Management of Change: Organisation Development and Design — Microcredential — Open University — 4/4

8 min readJun 19, 2022

Completing my four-part series of essays for Management of Change: Organisation Development and Design Microcredential from the Open University series.

Task 4

Write a 1,500-word reflective piece, based on your critical analysis of course content, on how your present views of the best way for an organisation with which you are familiar and with which you have been employed or acted as a volunteer will meet its challenges and how you will meet your own professional challenges within this context. Your answer should be shaped by your own knowledge and experience and your learning on this course.

Your answer will be very individual to you, but we expect you to demonstrate:

• your ability to think at micro, meso and macro levels of organisations

• your awareness of contemporary challenges, including those arising from societal changes and digital technologies

  • your understanding of current management and organisational thinking, including systems thinking, design thinking and a human-centred approach.

I have joined Deloitte during Covid-19, as a result, I only know consulting from a Covid-19 affected point of view. In a previous essay, I talked about the micro and meso challenges of having a wholly online induction program. However, Covid-19 has also created opportunities for all consultancy firms, particularly when we consider the macro level. This is due to speeding up digitization transformation as everyone needed to, almost instantly, be able to work from home and clients did not have the skills to quickly create these transformations (Horgan et al, 2020). During this course, we have learned about different ways to identify challenges for organisations. Two of these tools are PESTLE analysis (Aguilar, 1967) which is a framework to identify challenges at the Macro level (Collins et al, 2021, Step 11.2) and Grant (2010) which is a framework to identify the market forces in an industry (Collins et al, 2021, Step 10.8). Using these two models I have created Figure 1 (below) which aims to highlight a few of the challenges that Deloitte experiences currently for the different market forces that are in play in the consulting industry. In the subsequent sections, I will deep dive into one of these societal challenges in more detail and explore them at the micro, meso and macro levels in more detail and how they fit into my personal goals and challenges.

Figure 1 — A high-level PESTLE analysis of Deloitte in the context of the market forces in consulting.

The theme that struck me as appearing more than others is the challenges surrounding Deloitte’s response to environmental concerns and the challenges and opportunities it creates. Starting at the Macro level the Big four are competing, to be seen as front runners, with one another and with smaller environmental specialist’s consultancy firms. For instance, Deloitte (2021 a) made a significant investment during COP26 to showcase its environmental consulting efforts. This is not just due to just being an altruistic move, it is also to show the power of its tools (Deloitte, 2021 b) in making the transition to a carbon-neutral organisation as easy and painless as possible and thus be seen as a market leader in this rapidly expanding part of consulting. The obvious benefit of this is for clients that require these services to meet new legal requirements over controlling the environmental impact of their supply chain going to Deloitte rather than the competition (Hall, 2000 and Hall, 2006). However, it also has other unintended macro competitive advantages such as improving recruiting (Behrend et al, 2009), due to millennials having higher desirability for an environmentally ethical employer (Deloitte, 2021 c) and improving wellbeing due to social changes of delivering engagements online, this leads to less travel and thus more time that employees can stay with their families (Ye and Xu, 2020) as well as a cost reduction for the client.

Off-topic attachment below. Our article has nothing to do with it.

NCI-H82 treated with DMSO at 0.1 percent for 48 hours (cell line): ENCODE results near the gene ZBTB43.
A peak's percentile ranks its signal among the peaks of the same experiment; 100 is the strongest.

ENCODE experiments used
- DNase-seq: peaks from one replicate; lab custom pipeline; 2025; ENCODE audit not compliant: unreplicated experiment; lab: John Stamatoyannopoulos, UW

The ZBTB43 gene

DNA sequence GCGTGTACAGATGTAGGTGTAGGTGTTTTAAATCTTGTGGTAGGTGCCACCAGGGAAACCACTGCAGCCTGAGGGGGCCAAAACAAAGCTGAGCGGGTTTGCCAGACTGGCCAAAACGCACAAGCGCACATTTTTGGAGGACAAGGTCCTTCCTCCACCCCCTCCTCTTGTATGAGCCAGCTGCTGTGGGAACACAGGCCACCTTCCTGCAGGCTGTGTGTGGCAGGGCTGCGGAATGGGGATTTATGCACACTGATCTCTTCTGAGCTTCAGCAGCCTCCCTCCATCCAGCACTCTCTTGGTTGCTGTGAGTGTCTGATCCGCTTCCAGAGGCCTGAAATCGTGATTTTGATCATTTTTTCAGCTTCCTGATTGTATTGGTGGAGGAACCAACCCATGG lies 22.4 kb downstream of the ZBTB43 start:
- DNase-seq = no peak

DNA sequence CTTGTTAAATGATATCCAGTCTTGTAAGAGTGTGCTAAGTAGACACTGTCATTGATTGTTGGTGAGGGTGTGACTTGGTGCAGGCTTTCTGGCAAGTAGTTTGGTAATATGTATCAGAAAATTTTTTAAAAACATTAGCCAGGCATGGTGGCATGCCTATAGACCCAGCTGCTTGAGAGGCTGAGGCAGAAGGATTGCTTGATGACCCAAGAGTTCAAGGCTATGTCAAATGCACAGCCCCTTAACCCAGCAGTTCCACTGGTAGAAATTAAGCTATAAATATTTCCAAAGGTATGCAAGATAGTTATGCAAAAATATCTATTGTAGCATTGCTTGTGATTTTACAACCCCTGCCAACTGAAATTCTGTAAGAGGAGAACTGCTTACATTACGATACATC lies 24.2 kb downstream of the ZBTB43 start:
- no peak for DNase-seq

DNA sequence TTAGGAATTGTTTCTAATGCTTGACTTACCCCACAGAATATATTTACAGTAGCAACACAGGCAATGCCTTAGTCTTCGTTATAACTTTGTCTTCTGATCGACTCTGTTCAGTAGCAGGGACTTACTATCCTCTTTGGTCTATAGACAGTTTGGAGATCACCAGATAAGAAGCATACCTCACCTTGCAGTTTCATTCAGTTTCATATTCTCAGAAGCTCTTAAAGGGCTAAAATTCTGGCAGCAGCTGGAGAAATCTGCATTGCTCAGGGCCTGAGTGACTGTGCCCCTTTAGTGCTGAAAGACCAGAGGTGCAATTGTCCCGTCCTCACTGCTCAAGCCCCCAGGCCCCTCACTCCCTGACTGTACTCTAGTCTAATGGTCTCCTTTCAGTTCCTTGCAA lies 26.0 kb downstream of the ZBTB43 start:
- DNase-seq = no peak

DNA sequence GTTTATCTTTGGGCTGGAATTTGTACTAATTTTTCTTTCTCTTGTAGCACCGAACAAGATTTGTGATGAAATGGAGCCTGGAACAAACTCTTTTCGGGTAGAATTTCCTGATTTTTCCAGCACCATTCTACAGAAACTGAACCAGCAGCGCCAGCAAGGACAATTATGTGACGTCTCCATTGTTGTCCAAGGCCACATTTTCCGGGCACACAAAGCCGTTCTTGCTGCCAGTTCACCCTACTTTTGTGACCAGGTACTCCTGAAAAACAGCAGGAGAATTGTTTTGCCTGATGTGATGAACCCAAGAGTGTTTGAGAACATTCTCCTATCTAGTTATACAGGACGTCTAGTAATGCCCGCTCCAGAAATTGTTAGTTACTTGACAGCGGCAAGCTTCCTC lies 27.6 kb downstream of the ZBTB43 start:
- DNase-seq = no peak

However, this desire to be first and market-leading creates more challenges at the meso level. Kouzes and Posner (2011) argue that incremental changes are more long-lasting and less daunting. However, to get the competitive first-mover advantages at the macro level an incremental approach is not fast enough (Govidarajan and Gupta, 2001). The incentives for organisational leaders need to reflect this and reward bold quick to implement implantations that deliver substantial environmental benefits. While still balancing the time and resources that they spend on these initiatives with other competing targets and goals. What makes this even more challenging for leaders is that the implementation will be used for internal case studies to secure future work and will need to be distillable into an incremental approach so that it has more market appeal (Green et al, 2014). As a result, the approach taken to secure the Deloitte environmental transformation needs two features to be successful, good idea generation and good change management. We have learned about both in this course; however, I am going to dive deeper into Idea generation.

Good idea generation focuses primarily on the Time and Quality aspects of the iron triangle (Ebbesen and Hope, 2013). Other models do exist such as Grevelman and Kluiwstra (2010)’s Sustainable star methodology bring more attention to the trade-offs including environmental goals in project planning however as the project goal is sustainability, I feel the triangle is a better fit. Fortunately, in this course, we have been introduced to several human-centred approaches to innovation that can be used to come up with quality ideas that achieve our sustainability goals in a timely fashion (Collins et al, 2021, Step 5.2). One such approach we learned about was the Three Stage design thinking model (Brown and Wyatt, 2010) in which we would iterate between inspire, ideate and implementation to create and refine our idea (Collins et al, 2021, Step 5.4). This is not the best solution for our goals as we want to quickly get to a final solution rather than continually refining and prototyping. Fortunately, we also learned about the Double Diamond model (Design Council, No date) which has focused on delivering a single solution while still having the opportunity to have convergent thinking to experiment with lots of potential solutions to find the best one (Collins et al, 2021, Step 5.7).